By Mike Ludwig / Truthout
The Vote to Stop Cop City Coalition in Atlanta submitted more than 116,000 signatures on Monday to put a referendum about the embattled police training complex on the ballot for local voters, but city officials quickly refused to validate the signatures and move the petition along due to an ongoing legal fight over the signature-gathering process.
Stop Cop City activists accused Atlanta officials of once again subverting democracy after moving forward with the construction of the 85-acre, $90 million police training complex, despite months of fierce protest and loud community opposition to a facility that activists say would further militarize Atlanta cops. City of Atlanta officials claim their hands are legally tied after winning a favorable decision from the 11th Circuit Court of Appeals that threw out a deadline extension granted to the activists by a lower court.
Under law, city officials have 50 days to verify signatures once a ballot petition is submitted and accepted, and the 50-day “clock” does not start ticking until the petition is accepted by the city. The delay could keep the Cop City referendum off the ballot for the November elections and possibly punt the vote to March, when Republicans will be voting in the presidential primary.
Different court rulings in the ongoing legal battle cast confusion over the signature-gathering process, activists say, and city officials are not helping. The Vote to Stop Cop City Coalition said the city’s refusal to accept the signatures and start the verifying process was “another disgraceful push” to “stonewall democracy.”
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“The city was notified on Thursday of our intention to submit, yet was too cowardly to release any response, or even respond to our email, until after we arrived — still, even their press conference is virtual to ensure the people cannot attend,” the coalition said in a statement.
In a memo released shortly after the signatures were submitted for verification by Atlanta clerks on Monday, an attorney for city officials claimed a deadline extension won in court by the Vote to Stop Cop City Coalition no longer applies due to a subsequent appeals court ruling handed down last week.
“The city is not in a position, does not have discretion, to choose to accept the petitions today, at least not to start the 50-day (verification) clock,” attorney Robert Ashe told reporters on Monday.
The Stop Cop City movement has brought plenty of unwanted attention to the City of Atlanta and both state and local police, particularly after state troopers shot and killed a protester known as Tortuguita when attempting to remove Forest Defenders from a protest camp in January. The shooting — which was not recorded on police body cameras and sparked accusations of foul play on both sides — marked the first killing of an environmental protester by police in the United States.
After feuding with local prosecutors, Georgia’s Republican attorney general recently filed sweeping racketeering and conspiracy (known as RICO) charges against dozens of activists, bail fundraisers and a legal observer. Critics say there is little evidence that many of the RICO defendants participated in sporadic acts of property damage that enraged local authorities, and the sweeping indictment is designed to demonize a broad movement that is now attempting to take its cause to the polls.
The legal wrangling over the petition began earlier this summer, when clerks for the City of Atlanta issued the Vote to Stop Cop City Coalition a petition for signature gathering that came with rules requiring that an Atlanta resident be present each time the petition is signed.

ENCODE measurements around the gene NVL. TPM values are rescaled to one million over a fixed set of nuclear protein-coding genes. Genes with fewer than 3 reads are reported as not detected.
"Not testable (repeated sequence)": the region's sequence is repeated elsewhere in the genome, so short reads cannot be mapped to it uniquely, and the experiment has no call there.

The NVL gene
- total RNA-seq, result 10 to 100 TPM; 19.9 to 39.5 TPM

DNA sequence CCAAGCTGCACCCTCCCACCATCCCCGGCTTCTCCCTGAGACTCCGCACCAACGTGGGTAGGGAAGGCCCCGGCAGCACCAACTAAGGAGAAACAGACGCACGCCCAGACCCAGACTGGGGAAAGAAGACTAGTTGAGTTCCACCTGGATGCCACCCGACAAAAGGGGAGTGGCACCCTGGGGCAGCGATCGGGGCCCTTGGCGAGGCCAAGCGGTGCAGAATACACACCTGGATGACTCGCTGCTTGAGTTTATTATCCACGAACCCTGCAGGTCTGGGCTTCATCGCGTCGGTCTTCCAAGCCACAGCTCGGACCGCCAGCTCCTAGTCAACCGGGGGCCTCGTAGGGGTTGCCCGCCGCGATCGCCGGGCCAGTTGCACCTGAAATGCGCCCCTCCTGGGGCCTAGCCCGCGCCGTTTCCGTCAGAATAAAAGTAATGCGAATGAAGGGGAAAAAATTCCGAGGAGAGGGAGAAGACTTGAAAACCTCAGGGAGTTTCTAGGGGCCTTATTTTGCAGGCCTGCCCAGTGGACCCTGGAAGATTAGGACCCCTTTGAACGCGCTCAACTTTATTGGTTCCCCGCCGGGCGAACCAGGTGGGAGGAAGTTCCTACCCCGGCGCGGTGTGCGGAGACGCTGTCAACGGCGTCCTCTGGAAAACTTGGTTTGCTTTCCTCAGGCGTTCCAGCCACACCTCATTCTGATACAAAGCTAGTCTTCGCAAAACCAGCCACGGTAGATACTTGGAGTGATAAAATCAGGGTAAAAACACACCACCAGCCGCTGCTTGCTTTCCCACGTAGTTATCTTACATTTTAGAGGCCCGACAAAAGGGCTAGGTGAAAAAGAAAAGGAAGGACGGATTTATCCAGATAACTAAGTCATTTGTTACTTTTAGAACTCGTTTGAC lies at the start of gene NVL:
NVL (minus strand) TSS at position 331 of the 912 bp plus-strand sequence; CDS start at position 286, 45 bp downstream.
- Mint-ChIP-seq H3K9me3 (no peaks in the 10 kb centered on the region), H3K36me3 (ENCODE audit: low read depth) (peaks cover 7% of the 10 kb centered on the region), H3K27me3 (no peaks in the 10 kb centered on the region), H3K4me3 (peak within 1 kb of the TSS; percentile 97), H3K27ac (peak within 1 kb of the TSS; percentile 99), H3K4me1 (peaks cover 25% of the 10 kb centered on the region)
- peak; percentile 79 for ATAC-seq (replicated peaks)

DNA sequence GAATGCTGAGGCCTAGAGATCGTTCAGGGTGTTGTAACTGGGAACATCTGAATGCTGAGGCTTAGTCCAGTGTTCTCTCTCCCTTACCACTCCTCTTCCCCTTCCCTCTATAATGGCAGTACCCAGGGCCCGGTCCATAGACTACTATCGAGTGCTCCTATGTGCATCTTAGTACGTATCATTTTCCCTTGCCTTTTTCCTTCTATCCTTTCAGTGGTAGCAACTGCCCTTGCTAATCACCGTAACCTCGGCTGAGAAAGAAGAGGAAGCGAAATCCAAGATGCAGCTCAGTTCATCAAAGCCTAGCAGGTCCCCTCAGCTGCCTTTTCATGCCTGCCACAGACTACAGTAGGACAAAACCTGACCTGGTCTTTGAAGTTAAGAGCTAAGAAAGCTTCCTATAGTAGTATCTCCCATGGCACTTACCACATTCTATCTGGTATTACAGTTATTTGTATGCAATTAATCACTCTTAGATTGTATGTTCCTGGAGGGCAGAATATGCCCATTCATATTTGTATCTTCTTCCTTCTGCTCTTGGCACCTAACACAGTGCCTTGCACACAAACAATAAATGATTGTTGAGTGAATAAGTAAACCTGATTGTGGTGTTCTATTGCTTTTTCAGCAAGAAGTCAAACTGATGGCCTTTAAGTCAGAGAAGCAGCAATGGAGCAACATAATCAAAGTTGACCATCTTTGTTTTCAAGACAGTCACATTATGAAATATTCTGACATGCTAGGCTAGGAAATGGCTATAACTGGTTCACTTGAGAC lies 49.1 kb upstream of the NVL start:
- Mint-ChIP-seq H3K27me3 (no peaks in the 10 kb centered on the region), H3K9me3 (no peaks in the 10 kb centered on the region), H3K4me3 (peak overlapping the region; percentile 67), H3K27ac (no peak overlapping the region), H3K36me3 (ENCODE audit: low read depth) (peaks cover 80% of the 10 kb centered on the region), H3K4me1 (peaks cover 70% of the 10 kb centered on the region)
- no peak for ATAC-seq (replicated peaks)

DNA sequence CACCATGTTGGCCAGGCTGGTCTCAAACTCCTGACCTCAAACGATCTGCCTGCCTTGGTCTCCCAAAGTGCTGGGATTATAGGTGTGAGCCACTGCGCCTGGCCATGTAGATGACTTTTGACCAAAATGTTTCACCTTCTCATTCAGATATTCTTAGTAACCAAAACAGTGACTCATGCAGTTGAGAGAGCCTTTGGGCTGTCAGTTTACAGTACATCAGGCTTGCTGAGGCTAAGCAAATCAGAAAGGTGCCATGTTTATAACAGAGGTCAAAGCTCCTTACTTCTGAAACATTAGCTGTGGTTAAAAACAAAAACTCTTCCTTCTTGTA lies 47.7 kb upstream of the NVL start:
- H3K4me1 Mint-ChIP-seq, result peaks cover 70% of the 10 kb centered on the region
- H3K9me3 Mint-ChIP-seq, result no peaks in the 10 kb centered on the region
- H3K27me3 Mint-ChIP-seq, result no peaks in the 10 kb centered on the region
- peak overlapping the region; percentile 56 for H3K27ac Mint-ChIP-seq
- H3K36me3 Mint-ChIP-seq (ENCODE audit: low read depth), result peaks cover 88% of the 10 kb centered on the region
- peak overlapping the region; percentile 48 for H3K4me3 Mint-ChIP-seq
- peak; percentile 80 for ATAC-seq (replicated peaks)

Four residents of unincorporated neighborhoods near the Cop City construction site filed suit, arguing that the rule prevented participation by people living next to the sensitive forest and floodwater-absorbing wetlands slated to be impacted or destroyed by the police training complex. On July 27, federal district judge Mark Cohen agreed and issued an injunction ordering the city to allow anyone to gather signatures from registered voters and extending the deadline for submitting the petition by several weeks.
Before Cohen’s ruling, the original deadline for submitting the petition was August 21. At the time, the Vote to Stop Cop City Coalition announced the petition had garnered more than 100,000 signatures to put the referendum on the ballot — enough signatures to represent roughly one-fifth of the city’s population and far more than required to put the issue on the ballot. Activists said they would continue collecting signatures under the deadline extension to make up for any signatures thrown out by scrupulous auditors working for the city.
However, the City of Atlanta appealed Cohen’s ruling, and on September 1, the 11th Circuit Court of Appeals issued a stay on the injunction as it considers the city’s case. According to the city’s memo, the August 21 deadline for submitting the petition is now in effect, thanks to the stay on Cohen’s ruling. The memo said the city would take the petition with its 116,000 signatures into “the Clerk’s custody” and would begin verification quickly if the 11th Circuit rules in favor of the activists and orders the city to do so.
“As always, Atlanta City Council can simply bypass this timely, costly, and frankly embarrassing process, by heeding the calls of their constituents and voting to place Cop City on the ballot,” the Vote to Stop Cop City Coalition said.
Analilia Mejia and DaMareo Cooper, co-executive directors of the Center for Popular Democracy Action, a national group supporting the petition drive, said activists won’t stop fighting for the more than 100,000 Atlantans who want to vote on Cop City.
“In Atlanta, the cradle of the civil rights movement, it’s shameful to see officials go to such lengths to deny their citizens their right to vote,” Mejia and Cooper said in a statement.